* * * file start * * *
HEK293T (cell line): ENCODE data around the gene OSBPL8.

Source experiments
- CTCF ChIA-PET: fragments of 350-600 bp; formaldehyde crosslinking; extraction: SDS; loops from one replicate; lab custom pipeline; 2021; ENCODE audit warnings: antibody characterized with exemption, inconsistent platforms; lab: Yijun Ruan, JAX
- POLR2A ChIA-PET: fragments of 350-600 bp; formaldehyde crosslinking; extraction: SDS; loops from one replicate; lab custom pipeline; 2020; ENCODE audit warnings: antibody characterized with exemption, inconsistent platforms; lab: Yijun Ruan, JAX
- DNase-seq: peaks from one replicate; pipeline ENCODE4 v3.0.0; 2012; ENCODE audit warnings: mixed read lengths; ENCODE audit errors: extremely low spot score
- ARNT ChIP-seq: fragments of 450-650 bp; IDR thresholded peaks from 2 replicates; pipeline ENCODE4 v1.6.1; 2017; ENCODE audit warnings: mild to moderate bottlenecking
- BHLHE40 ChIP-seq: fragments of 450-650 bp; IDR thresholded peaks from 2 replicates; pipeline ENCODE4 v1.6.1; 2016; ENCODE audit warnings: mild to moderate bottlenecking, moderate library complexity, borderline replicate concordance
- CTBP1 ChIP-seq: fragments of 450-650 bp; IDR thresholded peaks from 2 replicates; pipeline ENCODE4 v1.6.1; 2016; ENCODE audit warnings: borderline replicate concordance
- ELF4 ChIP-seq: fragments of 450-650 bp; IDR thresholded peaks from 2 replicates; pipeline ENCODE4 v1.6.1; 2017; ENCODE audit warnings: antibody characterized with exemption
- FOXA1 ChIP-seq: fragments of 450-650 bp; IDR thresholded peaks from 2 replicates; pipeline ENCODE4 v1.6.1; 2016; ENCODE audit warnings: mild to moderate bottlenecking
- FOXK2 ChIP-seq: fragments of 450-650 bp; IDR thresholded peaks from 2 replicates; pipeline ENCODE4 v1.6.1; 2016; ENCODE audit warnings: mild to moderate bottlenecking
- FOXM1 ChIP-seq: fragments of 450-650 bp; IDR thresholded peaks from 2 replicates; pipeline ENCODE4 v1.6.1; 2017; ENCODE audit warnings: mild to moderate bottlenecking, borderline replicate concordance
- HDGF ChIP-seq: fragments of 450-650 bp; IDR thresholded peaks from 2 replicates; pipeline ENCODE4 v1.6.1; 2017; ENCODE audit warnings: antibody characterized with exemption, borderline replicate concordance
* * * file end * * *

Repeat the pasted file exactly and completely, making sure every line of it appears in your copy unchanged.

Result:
HEK293T (cell line): ENCODE data around the gene OSBPL8.

Source experiments
- CTCF ChIA-PET: fragments of 350-600 bp; formaldehyde crosslinking; extraction: SDS; loops from one replicate; lab custom pipeline; 2021; ENCODE audit warnings: antibody characterized with exemption, inconsistent platforms; lab: Yijun Ruan, JAX
- POLR2A ChIA-PET: fragments of 350-600 bp; formaldehyde crosslinking; extraction: SDS; loops from one replicate; lab custom pipeline; 2020; ENCODE audit warnings: antibody characterized with exemption, inconsistent platforms; lab: Yijun Ruan, JAX
- DNase-seq: peaks from one replicate; pipeline ENCODE4 v3.0.0; 2012; ENCODE audit warnings: mixed read lengths; ENCODE audit errors: extremely low spot score
- ARNT ChIP-seq: fragments of 450-650 bp; IDR thresholded peaks from 2 replicates; pipeline ENCODE4 v1.6.1; 2017; ENCODE audit warnings: mild to moderate bottlenecking
- BHLHE40 ChIP-seq: fragments of 450-650 bp; IDR thresholded peaks from 2 replicates; pipeline ENCODE4 v1.6.1; 2016; ENCODE audit warnings: mild to moderate bottlenecking, moderate library complexity, borderline replicate concordance
- CTBP1 ChIP-seq: fragments of 450-650 bp; IDR thresholded peaks from 2 replicates; pipeline ENCODE4 v1.6.1; 2016; ENCODE audit warnings: borderline replicate concordance
- ELF4 ChIP-seq: fragments of 450-650 bp; IDR thresholded peaks from 2 replicates; pipeline ENCODE4 v1.6.1; 2017; ENCODE audit warnings: antibody characterized with exemption
- FOXA1 ChIP-seq: fragments of 450-650 bp; IDR thresholded peaks from 2 replicates; pipeline ENCODE4 v1.6.1; 2016; ENCODE audit warnings: mild to moderate bottlenecking
- FOXK2 ChIP-seq: fragments of 450-650 bp; IDR thresholded peaks from 2 replicates; pipeline ENCODE4 v1.6.1; 2016; ENCODE audit warnings: mild to moderate bottlenecking
- FOXM1 ChIP-seq: fragments of 450-650 bp; IDR thresholded peaks from 2 replicates; pipeline ENCODE4 v1.6.1; 2017; ENCODE audit warnings: mild to moderate bottlenecking, borderline replicate concordance
- HDGF ChIP-seq: fragments of 450-650 bp; IDR thresholded peaks from 2 replicates; pipeline ENCODE4 v1.6.1; 2017; ENCODE audit warnings: antibody characterized with exemption, borderline replicate concordance